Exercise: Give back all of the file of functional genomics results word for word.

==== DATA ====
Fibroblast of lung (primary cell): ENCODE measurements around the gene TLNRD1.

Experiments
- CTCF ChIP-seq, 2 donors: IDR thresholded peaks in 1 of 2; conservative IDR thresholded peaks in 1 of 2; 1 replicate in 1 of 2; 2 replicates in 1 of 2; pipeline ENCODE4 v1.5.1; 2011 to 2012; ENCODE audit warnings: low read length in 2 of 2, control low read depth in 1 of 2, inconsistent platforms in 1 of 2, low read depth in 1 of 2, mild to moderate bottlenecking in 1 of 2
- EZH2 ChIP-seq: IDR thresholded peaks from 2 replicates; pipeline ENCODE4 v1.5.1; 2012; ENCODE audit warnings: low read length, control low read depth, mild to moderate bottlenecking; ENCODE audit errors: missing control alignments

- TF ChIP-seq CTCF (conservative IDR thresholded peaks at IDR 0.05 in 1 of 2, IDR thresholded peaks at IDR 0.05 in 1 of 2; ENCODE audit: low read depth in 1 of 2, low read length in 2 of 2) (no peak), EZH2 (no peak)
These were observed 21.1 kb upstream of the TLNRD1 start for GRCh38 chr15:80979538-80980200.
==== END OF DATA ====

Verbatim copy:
Fibroblast of lung (primary cell): ENCODE measurements around the gene TLNRD1.

Experiments
- CTCF ChIP-seq, 2 donors: IDR thresholded peaks in 1 of 2; conservative IDR thresholded peaks in 1 of 2; 1 replicate in 1 of 2; 2 replicates in 1 of 2; pipeline ENCODE4 v1.5.1; 2011 to 2012; ENCODE audit warnings: low read length in 2 of 2, control low read depth in 1 of 2, inconsistent platforms in 1 of 2, low read depth in 1 of 2, mild to moderate bottlenecking in 1 of 2
- EZH2 ChIP-seq: IDR thresholded peaks from 2 replicates; pipeline ENCODE4 v1.5.1; 2012; ENCODE audit warnings: low read length, control low read depth, mild to moderate bottlenecking; ENCODE audit errors: missing control alignments

- TF ChIP-seq CTCF (conservative IDR thresholded peaks at IDR 0.05 in 1 of 2, IDR thresholded peaks at IDR 0.05 in 1 of 2; ENCODE audit: low read depth in 1 of 2, low read length in 2 of 2) (no peak), EZH2 (no peak)
These were observed 21.1 kb upstream of the TLNRD1 start for GRCh38 chr15:80979538-80980200.